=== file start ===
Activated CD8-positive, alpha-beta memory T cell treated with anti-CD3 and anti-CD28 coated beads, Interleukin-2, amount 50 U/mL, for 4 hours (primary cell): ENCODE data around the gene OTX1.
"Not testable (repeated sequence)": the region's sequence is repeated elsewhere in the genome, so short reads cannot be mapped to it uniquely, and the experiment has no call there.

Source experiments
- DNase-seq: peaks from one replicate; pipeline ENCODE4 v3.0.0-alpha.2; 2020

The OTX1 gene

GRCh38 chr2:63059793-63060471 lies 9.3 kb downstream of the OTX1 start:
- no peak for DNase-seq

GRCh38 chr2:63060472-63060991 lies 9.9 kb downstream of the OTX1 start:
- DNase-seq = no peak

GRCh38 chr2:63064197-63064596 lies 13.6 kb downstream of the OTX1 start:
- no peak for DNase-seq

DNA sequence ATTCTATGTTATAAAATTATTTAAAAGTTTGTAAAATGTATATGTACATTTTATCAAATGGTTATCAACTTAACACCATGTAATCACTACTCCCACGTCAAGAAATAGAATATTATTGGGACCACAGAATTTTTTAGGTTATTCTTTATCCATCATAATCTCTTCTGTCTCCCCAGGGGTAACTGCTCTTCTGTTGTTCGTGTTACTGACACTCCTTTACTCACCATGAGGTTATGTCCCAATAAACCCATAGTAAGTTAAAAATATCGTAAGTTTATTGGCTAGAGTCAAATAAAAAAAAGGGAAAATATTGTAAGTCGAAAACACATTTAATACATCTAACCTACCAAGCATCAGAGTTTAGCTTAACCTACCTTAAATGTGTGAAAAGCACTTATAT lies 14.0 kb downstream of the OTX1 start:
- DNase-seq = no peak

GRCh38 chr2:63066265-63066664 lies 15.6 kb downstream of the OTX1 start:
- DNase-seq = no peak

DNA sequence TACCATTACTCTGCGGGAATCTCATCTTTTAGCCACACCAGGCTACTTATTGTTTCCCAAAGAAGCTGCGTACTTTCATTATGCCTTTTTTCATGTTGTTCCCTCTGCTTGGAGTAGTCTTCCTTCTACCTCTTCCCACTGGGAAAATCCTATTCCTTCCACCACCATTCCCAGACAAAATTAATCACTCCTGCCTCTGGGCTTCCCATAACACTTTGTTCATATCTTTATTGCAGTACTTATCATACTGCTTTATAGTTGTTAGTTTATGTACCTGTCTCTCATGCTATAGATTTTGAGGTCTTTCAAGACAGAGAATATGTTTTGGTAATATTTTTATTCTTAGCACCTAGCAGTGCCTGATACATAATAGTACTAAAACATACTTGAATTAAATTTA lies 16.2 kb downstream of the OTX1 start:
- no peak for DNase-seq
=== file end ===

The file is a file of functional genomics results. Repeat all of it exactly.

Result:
Activated CD8-positive, alpha-beta memory T cell treated with anti-CD3 and anti-CD28 coated beads, Interleukin-2, amount 50 U/mL, for 4 hours (primary cell): ENCODE data around the gene OTX1.
"Not testable (repeated sequence)": the region's sequence is repeated elsewhere in the genome, so short reads cannot be mapped to it uniquely, and the experiment has no call there.

Source experiments
- DNase-seq: peaks from one replicate; pipeline ENCODE4 v3.0.0-alpha.2; 2020

The OTX1 gene

GRCh38 chr2:63059793-63060471 lies 9.3 kb downstream of the OTX1 start:
- no peak for DNase-seq

GRCh38 chr2:63060472-63060991 lies 9.9 kb downstream of the OTX1 start:
- DNase-seq = no peak

GRCh38 chr2:63064197-63064596 lies 13.6 kb downstream of the OTX1 start:
- no peak for DNase-seq

DNA sequence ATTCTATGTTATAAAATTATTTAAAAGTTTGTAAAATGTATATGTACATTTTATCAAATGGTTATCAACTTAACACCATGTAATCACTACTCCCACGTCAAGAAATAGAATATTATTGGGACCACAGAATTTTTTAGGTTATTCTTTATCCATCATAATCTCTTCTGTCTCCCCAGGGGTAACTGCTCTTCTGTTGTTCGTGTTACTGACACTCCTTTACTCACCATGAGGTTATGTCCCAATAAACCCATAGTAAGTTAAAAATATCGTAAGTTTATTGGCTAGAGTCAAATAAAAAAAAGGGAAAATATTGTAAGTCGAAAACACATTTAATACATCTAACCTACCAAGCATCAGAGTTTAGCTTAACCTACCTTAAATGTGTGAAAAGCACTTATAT lies 14.0 kb downstream of the OTX1 start:
- DNase-seq = no peak

GRCh38 chr2:63066265-63066664 lies 15.6 kb downstream of the OTX1 start:
- DNase-seq = no peak

DNA sequence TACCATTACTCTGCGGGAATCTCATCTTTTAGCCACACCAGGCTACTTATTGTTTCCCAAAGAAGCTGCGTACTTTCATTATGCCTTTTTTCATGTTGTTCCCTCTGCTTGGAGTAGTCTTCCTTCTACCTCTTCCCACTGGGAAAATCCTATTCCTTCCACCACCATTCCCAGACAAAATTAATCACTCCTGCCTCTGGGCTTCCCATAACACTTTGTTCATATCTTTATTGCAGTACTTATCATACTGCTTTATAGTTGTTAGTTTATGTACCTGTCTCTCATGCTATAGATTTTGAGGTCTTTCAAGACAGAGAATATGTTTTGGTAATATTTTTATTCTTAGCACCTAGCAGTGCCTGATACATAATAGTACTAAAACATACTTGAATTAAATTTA lies 16.2 kb downstream of the OTX1 start:
- no peak for DNase-seq